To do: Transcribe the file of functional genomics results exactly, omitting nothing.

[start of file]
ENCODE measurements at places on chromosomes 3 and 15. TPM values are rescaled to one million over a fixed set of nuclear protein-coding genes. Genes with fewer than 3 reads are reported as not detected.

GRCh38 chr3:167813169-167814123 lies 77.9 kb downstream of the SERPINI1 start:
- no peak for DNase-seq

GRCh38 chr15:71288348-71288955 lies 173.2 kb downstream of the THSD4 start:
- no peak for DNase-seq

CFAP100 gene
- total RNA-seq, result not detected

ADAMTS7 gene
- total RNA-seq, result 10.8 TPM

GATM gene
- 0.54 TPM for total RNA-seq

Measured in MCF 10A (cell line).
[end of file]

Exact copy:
ENCODE measurements at places on chromosomes 3 and 15. TPM values are rescaled to one million over a fixed set of nuclear protein-coding genes. Genes with fewer than 3 reads are reported as not detected.

GRCh38 chr3:167813169-167814123 lies 77.9 kb downstream of the SERPINI1 start:
- no peak for DNase-seq

GRCh38 chr15:71288348-71288955 lies 173.2 kb downstream of the THSD4 start:
- no peak for DNase-seq

CFAP100 gene
- total RNA-seq, result not detected

ADAMTS7 gene
- total RNA-seq, result 10.8 TPM

GATM gene
- 0.54 TPM for total RNA-seq

Measured in MCF 10A (cell line).